For all the love my mother has for her traditions, she chose to immigrate to the States with my dad in the early 1980’s. She came to a place without her family tapestry, woven in love in Jerusalem. So she started a new one, strengthened by a deep commitment to her own Jewish joy and a responsibility to her heritage. In a tiny apartment in Flushing, she made traditional almond cookies and orange peel preserves. Over time we moved to Bayside and then to Jericho, Long Island, and the celebration grew.
Mimouna was never quite a secret in the U.S., but over the last decade it has become more widely celebrated. This empowered my mother, who once felt a little ashamed that no one here knew about her beloved holiday. She began growing her Mimouna celebration, including a Mizrahi cantor who would lead songs in our living room, inviting her colleagues to our home. Their amazement at the cacophony of colors and sounds that characterize Mimouna added to the energy of my mother’s now full community of Israeli friends and “framily” (friends+family), creating a new tapestry. This one is born of determination, strengthened with time and understanding — with the scents of fried dough from her hometown permeating every fiber.
I have felt even more deeply the importance of bringing together folks from different backgrounds through the blessing of Mimouna.
In growing my own family, and in my work serving a vastly diverse Jewish community as the Executive Director at Hunter College Hillel, I have felt even more deeply the importance of bringing together folks from different backgrounds through the blessing of Mimouna. During the height of the pandemic, my mother hosted a mufleta-making Zoom for my students — bringing her sisters from Israel, her friends from across the U.S., and my students from all five boroughs to bid farewell to Pesach and welcome the warmth of Mimouna together-but-separately.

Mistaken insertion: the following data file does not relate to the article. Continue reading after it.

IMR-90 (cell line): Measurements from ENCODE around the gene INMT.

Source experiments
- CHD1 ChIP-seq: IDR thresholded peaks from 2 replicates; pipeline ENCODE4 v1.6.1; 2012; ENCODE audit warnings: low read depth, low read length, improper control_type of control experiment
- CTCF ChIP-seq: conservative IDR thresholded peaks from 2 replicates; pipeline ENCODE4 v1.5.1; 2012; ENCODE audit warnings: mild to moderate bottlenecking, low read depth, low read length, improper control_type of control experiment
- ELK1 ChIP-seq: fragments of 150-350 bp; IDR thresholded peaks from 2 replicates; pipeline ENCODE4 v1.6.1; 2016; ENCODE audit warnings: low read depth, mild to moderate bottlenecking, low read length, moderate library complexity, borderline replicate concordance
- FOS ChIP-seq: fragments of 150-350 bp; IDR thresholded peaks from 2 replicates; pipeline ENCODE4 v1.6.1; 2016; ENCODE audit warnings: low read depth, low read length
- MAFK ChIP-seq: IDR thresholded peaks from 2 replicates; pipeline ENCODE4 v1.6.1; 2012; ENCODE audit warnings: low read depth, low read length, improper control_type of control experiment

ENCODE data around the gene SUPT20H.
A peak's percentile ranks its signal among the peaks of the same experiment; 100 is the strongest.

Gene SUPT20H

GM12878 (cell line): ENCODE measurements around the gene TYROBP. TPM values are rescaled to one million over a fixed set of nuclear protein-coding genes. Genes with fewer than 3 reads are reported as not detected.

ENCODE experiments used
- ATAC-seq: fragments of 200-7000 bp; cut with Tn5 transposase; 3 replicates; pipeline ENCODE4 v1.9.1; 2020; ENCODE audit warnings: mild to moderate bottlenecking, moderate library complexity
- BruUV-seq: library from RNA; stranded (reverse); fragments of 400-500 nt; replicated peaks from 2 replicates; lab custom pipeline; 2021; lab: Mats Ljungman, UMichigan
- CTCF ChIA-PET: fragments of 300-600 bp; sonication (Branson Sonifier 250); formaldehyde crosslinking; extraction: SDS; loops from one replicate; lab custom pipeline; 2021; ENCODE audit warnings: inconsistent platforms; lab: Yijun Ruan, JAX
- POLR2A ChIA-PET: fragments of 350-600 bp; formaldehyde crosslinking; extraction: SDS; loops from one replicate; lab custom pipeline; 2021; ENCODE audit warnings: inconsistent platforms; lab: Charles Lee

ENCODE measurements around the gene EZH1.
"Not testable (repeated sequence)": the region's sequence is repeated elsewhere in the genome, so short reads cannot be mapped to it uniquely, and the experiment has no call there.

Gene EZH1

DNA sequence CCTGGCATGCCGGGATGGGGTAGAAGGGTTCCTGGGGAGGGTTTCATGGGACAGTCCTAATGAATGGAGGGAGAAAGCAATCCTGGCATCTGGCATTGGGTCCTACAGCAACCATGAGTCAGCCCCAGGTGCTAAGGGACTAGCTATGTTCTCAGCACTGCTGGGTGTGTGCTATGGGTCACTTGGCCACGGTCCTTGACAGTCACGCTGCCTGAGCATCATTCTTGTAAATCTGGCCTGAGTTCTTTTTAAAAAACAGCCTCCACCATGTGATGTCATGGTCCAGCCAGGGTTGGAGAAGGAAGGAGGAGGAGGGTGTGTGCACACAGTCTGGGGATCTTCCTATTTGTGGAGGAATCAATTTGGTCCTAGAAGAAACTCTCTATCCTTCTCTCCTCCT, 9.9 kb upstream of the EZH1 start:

Last year, still in pandemic mode, my mom and I hosted a Mimouna celebration for my new community here in New Jersey, inviting over 50 friends to an outdoor tent and making the cookies, pastries, jellies and jams from scratch together. My then three-year-old son wanted to know why he couldn’t join (given that it was after his bedtime), so we created a mini-Mimouna to introduce him to the concept.
With tapestries and fez hats, darbukot (drums) and tambourines, bunches of mint leaves and an enormous silver kettle; with kaftans that my Savta brought from her mother’s house in Casablanca to Jerusalem; that my mother brought from Jerusalem to New York; which traveled over bridges and through tunnels — we brought a little bit of Casablanca to the Jersey suburbs.
When you host Mimouna, the woman of the house must be the first to make the dough. It’s a special blessing to be the first person to bring in the blessing of bread to our homes after eight days of commemorating slavery and celebrating freedom. The Talmud says Ein Kemach, ein torah, “without flour, there is no Torah.” Mimouna celebrators take this seriously. In bringing (fried) bread back into our homes, we feed our families, our communities, and nourish the very soul of Jewish community. And for me, it will always start in my nose.
Merav Fine Braun is the Executive Director of Hunter Hillel. She is a proud Israeli Moroccan New Yorker who lives in New Jersey with her family. Merav is a fierce advocate for seasoning at every stage, the color yellow, and curly hair care.